Barbara Burton honored with Updegraff Award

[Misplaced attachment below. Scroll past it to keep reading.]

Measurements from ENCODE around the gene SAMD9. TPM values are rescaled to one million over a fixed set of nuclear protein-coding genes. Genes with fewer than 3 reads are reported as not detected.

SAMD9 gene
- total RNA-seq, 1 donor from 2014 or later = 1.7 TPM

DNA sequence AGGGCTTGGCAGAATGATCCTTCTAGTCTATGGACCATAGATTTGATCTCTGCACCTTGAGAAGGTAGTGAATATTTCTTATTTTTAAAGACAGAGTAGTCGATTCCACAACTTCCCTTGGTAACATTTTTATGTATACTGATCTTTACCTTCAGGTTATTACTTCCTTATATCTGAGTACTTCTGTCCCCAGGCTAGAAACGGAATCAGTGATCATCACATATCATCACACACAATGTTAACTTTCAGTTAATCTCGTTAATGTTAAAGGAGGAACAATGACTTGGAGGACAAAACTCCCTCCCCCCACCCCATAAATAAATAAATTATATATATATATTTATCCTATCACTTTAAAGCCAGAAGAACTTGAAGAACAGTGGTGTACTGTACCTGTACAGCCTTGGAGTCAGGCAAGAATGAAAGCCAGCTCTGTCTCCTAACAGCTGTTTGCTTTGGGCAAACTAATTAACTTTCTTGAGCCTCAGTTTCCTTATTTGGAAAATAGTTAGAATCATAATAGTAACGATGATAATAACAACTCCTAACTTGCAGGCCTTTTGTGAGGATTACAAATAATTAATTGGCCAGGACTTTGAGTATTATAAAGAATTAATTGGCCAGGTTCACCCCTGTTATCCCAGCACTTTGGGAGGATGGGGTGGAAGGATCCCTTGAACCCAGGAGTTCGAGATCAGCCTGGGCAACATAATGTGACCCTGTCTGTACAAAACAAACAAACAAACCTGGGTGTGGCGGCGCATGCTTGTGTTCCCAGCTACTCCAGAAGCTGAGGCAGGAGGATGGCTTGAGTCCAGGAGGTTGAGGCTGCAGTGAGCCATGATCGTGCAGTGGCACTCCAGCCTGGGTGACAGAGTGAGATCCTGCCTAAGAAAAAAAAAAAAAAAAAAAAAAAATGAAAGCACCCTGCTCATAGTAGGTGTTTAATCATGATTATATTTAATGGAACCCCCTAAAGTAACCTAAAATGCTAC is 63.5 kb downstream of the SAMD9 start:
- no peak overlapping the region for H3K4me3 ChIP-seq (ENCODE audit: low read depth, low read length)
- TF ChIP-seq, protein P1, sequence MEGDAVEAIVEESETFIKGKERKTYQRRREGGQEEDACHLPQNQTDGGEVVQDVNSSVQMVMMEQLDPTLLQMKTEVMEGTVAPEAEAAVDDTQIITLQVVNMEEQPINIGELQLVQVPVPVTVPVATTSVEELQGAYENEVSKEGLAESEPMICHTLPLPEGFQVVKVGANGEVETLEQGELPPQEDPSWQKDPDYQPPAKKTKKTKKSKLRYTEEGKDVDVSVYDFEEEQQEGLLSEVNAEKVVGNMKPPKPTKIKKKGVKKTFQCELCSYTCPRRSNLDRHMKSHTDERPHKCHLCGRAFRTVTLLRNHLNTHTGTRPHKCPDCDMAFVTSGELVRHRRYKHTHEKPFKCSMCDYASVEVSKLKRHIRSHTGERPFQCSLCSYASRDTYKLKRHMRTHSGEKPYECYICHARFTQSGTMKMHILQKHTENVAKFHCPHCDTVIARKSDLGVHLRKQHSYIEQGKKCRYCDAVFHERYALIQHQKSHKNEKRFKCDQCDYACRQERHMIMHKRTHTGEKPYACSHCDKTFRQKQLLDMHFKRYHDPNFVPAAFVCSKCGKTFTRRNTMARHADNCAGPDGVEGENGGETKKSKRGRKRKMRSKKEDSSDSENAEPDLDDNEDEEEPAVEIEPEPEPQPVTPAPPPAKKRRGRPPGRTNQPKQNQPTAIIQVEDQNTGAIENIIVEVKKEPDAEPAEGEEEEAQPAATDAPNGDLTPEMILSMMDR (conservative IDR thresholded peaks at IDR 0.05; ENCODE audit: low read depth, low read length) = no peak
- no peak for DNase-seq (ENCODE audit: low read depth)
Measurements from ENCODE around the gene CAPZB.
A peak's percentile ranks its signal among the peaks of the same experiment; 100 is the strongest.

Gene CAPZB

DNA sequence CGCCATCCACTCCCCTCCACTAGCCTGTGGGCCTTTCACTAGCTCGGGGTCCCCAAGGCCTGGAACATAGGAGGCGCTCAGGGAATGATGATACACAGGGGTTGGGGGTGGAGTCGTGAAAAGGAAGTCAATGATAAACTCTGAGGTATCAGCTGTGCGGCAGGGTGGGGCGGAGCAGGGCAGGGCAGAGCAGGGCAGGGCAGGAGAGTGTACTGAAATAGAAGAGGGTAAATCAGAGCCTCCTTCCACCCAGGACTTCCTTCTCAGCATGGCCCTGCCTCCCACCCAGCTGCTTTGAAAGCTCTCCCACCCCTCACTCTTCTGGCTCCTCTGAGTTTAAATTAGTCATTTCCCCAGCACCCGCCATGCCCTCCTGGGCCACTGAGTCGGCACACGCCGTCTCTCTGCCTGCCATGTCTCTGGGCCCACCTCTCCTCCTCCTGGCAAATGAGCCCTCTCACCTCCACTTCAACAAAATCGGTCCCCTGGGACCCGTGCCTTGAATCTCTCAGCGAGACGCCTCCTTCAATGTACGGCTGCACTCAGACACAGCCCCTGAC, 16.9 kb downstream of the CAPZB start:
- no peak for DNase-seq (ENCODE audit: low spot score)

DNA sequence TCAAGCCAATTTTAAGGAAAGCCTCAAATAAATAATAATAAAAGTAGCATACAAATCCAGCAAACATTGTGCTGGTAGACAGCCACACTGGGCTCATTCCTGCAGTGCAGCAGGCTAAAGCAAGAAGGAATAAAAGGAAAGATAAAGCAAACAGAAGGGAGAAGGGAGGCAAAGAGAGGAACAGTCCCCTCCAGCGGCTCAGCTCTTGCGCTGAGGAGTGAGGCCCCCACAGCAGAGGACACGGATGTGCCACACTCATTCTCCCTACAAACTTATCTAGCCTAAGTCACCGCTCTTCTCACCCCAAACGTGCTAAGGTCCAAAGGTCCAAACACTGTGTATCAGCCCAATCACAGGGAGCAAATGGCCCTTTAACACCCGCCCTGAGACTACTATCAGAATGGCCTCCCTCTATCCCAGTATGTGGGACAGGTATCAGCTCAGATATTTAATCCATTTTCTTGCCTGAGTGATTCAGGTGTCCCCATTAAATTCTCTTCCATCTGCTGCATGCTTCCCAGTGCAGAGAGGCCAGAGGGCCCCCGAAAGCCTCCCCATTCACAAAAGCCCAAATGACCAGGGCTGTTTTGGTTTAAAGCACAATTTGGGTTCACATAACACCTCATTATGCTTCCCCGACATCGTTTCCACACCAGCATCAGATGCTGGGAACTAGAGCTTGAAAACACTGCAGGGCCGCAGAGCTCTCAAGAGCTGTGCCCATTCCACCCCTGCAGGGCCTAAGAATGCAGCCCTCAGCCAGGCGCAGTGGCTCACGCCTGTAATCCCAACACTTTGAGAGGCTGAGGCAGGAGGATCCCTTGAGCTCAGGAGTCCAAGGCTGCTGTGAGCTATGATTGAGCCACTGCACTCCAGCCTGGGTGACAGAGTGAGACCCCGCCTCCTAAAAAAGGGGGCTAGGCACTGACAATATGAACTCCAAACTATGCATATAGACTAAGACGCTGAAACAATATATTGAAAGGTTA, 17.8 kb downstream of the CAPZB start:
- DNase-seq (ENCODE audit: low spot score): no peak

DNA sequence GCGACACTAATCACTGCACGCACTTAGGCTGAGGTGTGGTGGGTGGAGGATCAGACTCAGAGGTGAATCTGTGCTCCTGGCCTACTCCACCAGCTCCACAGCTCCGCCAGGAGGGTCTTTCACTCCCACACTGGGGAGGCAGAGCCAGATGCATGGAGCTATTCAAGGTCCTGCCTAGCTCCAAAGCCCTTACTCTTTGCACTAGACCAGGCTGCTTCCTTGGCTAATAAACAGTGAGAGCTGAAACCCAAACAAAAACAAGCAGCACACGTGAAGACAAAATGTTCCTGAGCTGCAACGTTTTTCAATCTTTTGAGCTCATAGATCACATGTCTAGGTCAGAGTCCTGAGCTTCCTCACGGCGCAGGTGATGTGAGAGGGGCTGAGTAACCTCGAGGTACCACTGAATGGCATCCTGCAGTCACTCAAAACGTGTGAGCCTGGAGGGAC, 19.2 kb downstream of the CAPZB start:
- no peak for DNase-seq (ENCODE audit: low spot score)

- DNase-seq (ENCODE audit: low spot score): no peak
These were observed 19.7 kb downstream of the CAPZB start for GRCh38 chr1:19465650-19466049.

By Bill Huffman In all of her travels throughout the world of golf, Barbara Burton has relied on a mantra that serves her well to this day: “You just never meet a golfer that you don’t like.” That positive outlook and winning attitude has accompanied the easygoing Burton throughout her career as a championship player and nonstop volunteer. And her friendly nature that reaches out to virtually everyone she meets also is one of the main reasons why Burton was selected as the Updegraff Award winner for 2010. Established in 1990, the Updegraff Award is the AGA’s highest honor given in recognition of those who, by their actions, exemplify the spirit of the game. Few have done more along those lines than Burton, a tough competitor and a tireless volunteer for golf at the local (JGAA), state (AWGA) and national (USGA) levels. As friends and colleagues will tell you, she is an all-around great person. “I was totally surprised to get such an honor, because I know who Ed Updegraff is and all of the things he’s done in golf and for golf, so I am deeply honored,” said Burton, a Minnesota native who moved to Arizona in 1979 and shortly thereafter became a member at Pinnacle Peak Country Club, where she has been crowned club champ eight times. “I love to play the game, and I love doing (volunteer work) for the USGA and the JGAA, which remain an important part of my life. It’s slowing down a little, but I’ve always liked staying busy.” Under the guidance of her father, Burton grew up playing golf at Worthington Country Club, a little nine-hole course in the southwest corner of Minnesota that served its small community well. Without a high school team to showcase her skills, Burton won the club championship four times, her first in 1966. From there, she moved to Tempe and attended Arizona State and after graduation moved to Nebraska, where Burton added three club championships to her resume at Omaha Country Club. A few years later, she moved to Arizona and joined Pinnacle Peak Country Club, where she captured her last club championship in 1992. “I probably could have won a few more tournaments throughout my career if it hadn’t been for Betsy Bro,” Burton said with a laugh, a reference to her good friend and fellow club member, as well as long-time rival. “Betsy and I grew up playing against each other – she was from Minneapolis — and then we both ended up at Pinnacle Peak, where we continued the friendship and rivalry. I think we’ve both won about the same number of club championships (at Pinnacle Peak), but I would have won a lot more if she hadn’t made me a runner-up quite so often.” According to Bro, the feeling is mutual. “Barbara and I met when we played against each other as teenagers, and our lives have just been intertwined,” Bro recalled. “In fact, I was there when Barbara first met her husband, and I’ve come to know her entire family quite well. “She’s just a great gal, a great competitor, and she’s done so much for the game over the years because she loves it.” As was her trademark, Burton approached her career as a volunteer with the same gusto as she competed. It all began when she answered a bulletin-board ad for the AWGA, which eventually led to work with the USGA on its Junior Girls Committee and then onward to the JGAA. She still serves on those USGA and JGAA boards. An accomplished rules official who has served at every level, Burton began organizing USGA qualifiers for the Women’s Mid-Amateur and Amateur beginning in 1989. She also helped organize and run the Girls State High School Championships in Arizona and has been involved in the Junior America’s Cup, serving as captain nine times. “Being involved has given me the opportunity to make friends with so many families all over the country,” she said of her legacy. Golf also is how Burton met her husband, Gary, who is a former club champion at Pinnacle Peak, too. They have been married for 40 years and have two children. “I love playing the game with my family and friends, and I also enjoy meeting other people on the golf course, which has been life,” said Burton, a career single-digit handicap who has two holes-in-one to her credit. “I really enjoy the competition, a few side bets, and just the game in general. It’s been good to me.” So what areas of the game are left to conquer for a woman who has seemingly done just about everything? “At this stage, I’m not a workaholic with my game, and I’m not exactly sure what else I can do at my age to get better,” Burton said with a sigh. “I still enjoy being a volunteer with junior golf and girls golf. “So I guess I’ll just continue to do what I can until I can’t do it anymore.” Most would say Barbara Burton has done more than her fair share. But then again, she still has people to meet and friendships to form.